Shauna said...

No worries, Maggie. As I was adding a couple new blogs to my list this week I was thinking that I now have quite a lot to keep up with. I have my faves and check in on others from time to time.

Great advice and I look forward to your books!

Sarah said...

Maggie. I also agree with Shauna. I linked an URL to this post a while ago and whenever I'm struggling (as a new writer) I bring up this page. It helps me to just sit down and writer. As easy as that. Thanks Maggie!

Maggie Stiefvater said...

You're so welcome, Sarah!

Jane Hinrichs said...

maggie, Thanks for this. I know it's a couple years old but it still so applies. You are going to help this 43 year old finish writing her first fairy tale adaptation. Right now I just have the first chapter and haven't sat down to write more. But I will now! I am going to schedule it in. If you could do it working full time I can do it too! Plus, I am going to print this blog post off and use it at my Writer's group (I hope you don't mind....). Thank you!!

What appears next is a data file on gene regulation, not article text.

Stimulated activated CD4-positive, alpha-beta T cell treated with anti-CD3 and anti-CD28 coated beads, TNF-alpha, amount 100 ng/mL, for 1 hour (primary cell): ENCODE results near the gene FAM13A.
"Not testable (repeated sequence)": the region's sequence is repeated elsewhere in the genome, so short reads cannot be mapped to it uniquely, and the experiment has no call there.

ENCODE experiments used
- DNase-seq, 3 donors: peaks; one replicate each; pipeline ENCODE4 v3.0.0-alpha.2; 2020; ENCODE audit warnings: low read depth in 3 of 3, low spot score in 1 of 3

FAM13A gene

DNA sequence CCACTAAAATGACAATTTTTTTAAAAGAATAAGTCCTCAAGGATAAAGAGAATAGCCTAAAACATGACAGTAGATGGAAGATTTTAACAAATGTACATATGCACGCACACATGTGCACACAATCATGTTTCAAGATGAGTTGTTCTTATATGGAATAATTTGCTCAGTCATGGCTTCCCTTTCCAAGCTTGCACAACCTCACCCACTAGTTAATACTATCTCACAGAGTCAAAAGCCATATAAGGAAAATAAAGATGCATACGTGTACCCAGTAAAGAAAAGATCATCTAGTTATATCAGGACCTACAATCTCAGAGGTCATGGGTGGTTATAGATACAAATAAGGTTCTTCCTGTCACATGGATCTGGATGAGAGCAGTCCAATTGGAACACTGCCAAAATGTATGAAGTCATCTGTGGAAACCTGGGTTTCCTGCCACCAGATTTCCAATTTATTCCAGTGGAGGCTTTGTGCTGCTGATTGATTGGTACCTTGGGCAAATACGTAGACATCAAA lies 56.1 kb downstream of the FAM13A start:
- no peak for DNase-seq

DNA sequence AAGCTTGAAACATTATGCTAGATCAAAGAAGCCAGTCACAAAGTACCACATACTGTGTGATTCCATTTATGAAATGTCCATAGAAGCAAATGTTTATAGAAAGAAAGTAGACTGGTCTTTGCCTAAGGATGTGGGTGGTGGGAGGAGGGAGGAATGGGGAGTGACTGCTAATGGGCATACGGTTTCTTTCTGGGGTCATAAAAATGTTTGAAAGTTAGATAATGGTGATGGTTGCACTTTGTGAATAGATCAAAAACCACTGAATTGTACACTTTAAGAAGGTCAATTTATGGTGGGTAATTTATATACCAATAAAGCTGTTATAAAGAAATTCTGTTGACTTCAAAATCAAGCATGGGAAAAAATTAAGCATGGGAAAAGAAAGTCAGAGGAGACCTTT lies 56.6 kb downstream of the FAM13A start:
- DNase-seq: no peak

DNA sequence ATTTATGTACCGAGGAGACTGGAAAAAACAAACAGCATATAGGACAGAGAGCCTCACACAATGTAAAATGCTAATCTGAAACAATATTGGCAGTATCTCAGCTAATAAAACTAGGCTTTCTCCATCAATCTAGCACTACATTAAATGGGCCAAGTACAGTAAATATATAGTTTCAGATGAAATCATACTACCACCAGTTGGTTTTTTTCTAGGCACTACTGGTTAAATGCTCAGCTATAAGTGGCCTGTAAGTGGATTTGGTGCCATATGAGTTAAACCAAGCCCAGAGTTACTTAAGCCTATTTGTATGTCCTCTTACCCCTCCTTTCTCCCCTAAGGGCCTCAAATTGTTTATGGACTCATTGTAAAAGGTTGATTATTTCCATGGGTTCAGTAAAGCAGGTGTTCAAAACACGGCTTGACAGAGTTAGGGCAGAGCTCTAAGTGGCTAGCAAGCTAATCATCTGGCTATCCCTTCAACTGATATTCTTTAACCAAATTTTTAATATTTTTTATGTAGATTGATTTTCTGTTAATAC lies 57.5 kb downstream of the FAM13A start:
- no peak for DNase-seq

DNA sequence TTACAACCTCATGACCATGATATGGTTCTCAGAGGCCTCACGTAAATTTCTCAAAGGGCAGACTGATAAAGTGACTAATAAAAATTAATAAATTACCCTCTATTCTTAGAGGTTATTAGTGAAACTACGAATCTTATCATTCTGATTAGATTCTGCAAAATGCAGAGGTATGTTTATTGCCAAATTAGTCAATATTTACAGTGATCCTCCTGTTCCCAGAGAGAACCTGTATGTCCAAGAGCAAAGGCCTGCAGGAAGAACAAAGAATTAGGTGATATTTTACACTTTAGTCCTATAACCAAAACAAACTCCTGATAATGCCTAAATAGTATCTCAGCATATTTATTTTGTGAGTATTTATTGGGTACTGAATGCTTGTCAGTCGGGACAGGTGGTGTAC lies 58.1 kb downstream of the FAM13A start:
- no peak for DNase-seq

Maggie Stiefvater said...

Jane, I'm poking my head back into this comment thread to find out if you ever finished that book! Butt kicking!

Sharon said...

"It’s not even really planning, because characters you figure out through their actions -- through writing."

I wish I read this seven months ago when I first sat down to write. I was one of those who typed a twenty-five page outline before actually writing the story so I knew exactly where the story was going. I finished the first draft and started the first round of edits and this is where writing changed for me. Because I initially wrote based on plot, my characters didn't feel quite right...I was trying to force them into a mould that didn't fit. So I tweaked scenes and dialogue, letting the characters speak, not the plot. I am halfway through the process and I know I am going to have to change the ending because my characters have chosen to take a different road. But I have to say this road is so much more exciting - I don't know where the bumps and pot holes are or when the bend will come. In the end isn't that what writing is about - the journey?
Thanks Maggie!